This article first appeared on newrepublic.com
Proust was a neuroscientist. Jane Austen was a game theorist. Dickens was a gastroenterologist. That’s the latest gambit in the brave new world of “consilience,” the idea that we can overcome the split between “the two cultures” by bringing art and science into conceptual unity – which is to say, by setting humanistic thought upon a scientific foundation. Take a famous writer, preferably one with some marketing mojo, and argue that their work anticipates contemporary scientific insights. Proust knew things about memory that neuroscientists are only now discovering. Austen constructed her novels in a manner that is consistent with game theory. Bang, there’s your consilience.
There is only one problem with this approach: it is intellectually bankrupt. Actually, there are a lot of problems, as Michael Suk-Young Chwe’s abominable volume shows. If this is the sort of thing that we have to look forward to, as science undertakes to tutor the humanities, the prospect isn’t bright. Game theory is a method for modeling decisions, especially in contexts that involve a multiplicity of actors, in mathematical terms. One would think, given its title, that Chwe’s book offers an in-depth game-theoretical analysis of the ways that Austen’s characters (specifically, her heroines and heroes) work through their choices (specifically, the ones they make in relation to one another) – why Elizabeth Bennet, to take the most obvious example, rejects Mr Darcy the first time he proposes but accepts him on the next go-round.
No such luck. What we really get, once we fight through Chwe’s meandering, ponderous, frequently self-contradictory argument, is only the claim that Austen wants her characters to think in game-theoretic ways: to reflect upon the likely consequences of their choices, to plan out how to reach their goals, to try to intuit what the people around them are thinking and how they in turn are likely to act. But this is hardly news. Austen describes a world in which young ladies have to navigate their perilous way to happiness (that is, a rich husband they can get along with, or, more charitably, a man they love who happens to be wealthy) by controlling their impulses and thinking coolly and deliberately. Act otherwise and you end up like Lydia Bennet, yoked forever to the feckless Mr Wickham. That Austen is no D H Lawrence – that she believed that reason should govern our conduct – is pretty much the most obvious thing about her work.
But Chwe himself is not content with being reasonable. When he says that Austen was a game theorist, he means for us to take him at his word. Never mind the fact that game theory did not emerge until the middle of the twentieth century. Austen, he claims, was a “social theorist” who “carefully establishes game theory’s core concepts” and “systematically explored” them in her novels, which are “game theory textbooks.” This is a perfectly valid statement, as long as we ignore the accepted meaning of most of the words it contains. Chwe apparently saw the title of Proust Was a Neuroscientist and took it literally. Jonah Lehrer, to give him what little credit he deserves, does not actually believe that the author of the Recherche conducted experiments with rats and prions. But Chwe insists that Austen’s novels do not just adumbrate some social-scientific concepts, they represent a pioneering “research program” into game theory (which, again, did not exist) that constituted her essential purpose in creating them. This, apparently, is how you achieve consilience: by pretending that artists are scientists in disguise.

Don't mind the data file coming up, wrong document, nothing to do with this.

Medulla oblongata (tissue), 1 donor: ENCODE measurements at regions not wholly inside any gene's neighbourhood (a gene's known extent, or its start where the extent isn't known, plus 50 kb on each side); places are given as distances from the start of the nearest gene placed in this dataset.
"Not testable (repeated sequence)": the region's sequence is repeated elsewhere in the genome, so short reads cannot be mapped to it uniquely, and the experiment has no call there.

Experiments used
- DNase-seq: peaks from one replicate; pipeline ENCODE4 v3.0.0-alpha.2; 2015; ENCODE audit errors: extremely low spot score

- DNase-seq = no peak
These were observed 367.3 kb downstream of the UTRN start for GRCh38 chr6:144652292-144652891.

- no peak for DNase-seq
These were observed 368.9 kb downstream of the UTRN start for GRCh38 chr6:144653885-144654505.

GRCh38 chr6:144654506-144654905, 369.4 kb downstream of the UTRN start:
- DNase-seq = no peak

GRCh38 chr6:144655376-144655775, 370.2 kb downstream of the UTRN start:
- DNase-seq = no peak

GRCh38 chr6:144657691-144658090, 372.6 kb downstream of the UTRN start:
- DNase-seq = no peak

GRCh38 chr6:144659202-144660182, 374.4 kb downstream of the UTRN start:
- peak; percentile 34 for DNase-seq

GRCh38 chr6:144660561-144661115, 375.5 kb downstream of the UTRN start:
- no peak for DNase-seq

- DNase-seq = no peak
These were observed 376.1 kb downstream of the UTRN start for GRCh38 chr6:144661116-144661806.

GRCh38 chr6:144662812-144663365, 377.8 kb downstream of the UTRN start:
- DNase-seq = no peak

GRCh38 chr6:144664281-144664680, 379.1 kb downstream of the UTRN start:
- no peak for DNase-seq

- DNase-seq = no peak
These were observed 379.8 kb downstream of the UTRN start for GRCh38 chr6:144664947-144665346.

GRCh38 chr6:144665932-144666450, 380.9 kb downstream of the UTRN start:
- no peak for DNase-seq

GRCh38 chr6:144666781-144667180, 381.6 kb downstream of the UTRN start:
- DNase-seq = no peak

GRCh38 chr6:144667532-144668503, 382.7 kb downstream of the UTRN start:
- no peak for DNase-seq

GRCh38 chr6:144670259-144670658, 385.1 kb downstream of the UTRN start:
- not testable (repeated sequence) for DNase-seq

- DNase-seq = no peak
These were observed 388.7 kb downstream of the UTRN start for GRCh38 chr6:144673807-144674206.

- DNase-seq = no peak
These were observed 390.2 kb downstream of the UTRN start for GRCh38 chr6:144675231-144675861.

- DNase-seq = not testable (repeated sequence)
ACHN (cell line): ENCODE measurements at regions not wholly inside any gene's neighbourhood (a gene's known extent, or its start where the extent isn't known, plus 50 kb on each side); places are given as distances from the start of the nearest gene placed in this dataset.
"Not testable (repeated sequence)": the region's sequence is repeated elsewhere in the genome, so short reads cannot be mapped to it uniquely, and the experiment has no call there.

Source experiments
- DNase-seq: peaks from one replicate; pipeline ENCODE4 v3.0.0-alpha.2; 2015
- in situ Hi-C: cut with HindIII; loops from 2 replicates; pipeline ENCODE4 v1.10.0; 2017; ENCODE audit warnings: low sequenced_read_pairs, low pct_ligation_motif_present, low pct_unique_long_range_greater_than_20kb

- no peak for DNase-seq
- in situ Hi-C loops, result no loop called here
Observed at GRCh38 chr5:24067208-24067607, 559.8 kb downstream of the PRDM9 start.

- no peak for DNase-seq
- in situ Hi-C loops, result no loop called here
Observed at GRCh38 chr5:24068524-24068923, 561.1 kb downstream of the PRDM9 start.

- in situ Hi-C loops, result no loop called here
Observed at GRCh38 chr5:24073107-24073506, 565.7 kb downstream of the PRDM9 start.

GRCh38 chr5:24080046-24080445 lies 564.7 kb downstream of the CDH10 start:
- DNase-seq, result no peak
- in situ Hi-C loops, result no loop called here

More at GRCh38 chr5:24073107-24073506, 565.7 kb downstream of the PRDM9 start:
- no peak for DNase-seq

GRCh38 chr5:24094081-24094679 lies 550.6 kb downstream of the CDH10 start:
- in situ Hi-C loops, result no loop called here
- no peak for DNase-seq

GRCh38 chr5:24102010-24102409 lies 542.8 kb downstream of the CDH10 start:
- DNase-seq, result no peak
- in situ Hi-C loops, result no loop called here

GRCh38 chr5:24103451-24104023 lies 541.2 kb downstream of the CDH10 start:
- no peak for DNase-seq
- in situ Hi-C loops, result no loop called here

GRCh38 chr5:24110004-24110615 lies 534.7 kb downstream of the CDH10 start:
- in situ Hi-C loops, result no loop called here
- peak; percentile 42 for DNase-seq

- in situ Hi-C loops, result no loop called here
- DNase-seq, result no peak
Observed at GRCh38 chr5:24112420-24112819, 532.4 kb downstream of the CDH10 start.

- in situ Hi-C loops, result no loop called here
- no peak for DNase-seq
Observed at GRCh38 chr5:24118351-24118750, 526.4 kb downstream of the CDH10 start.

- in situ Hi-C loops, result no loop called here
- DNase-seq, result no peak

We’ll get to the category errors in a minute. For now, let’s recognise that Chwe, a professor of political science with a PhD in economics, is making two rather large and improbable claims: that Austen programmatically developed such concepts as “choice (a person takes an action because she chooses to do so), preferences (a person chooses the action with the highest payoff), and strategic thinking (before taking an action, a person thinks about how others will act)” – thundering ideas, to be sure – and that she was the very first to show an interest in them.
Chwe falls down the moment he begins to make the case. “The most specific ‘smoking gun’ evidence that Austen is centrally concerned with strategic thinking is how she employs children: when a child appears, it is almost always in a strategic context,” as a pawn or bit player “in an adult’s strategic actions.” Really, that’s the best you can do? First of all, when a child appears in Austen, it isn’t almost always in a strategic context. She also often uses them – Emma’s nieces and nephews, for example, whom we see her love and care for – to certify the goodness of her heroine’s heart. More importantly, what would it prove if she did always use them in a strategic context? Children are not a privileged category of representation; in Austen, in fact, they are a very minor one, never more than incidental to the action. Yes, they are sometimes used strategically – but so are pianos and snowstorms and horses. So what?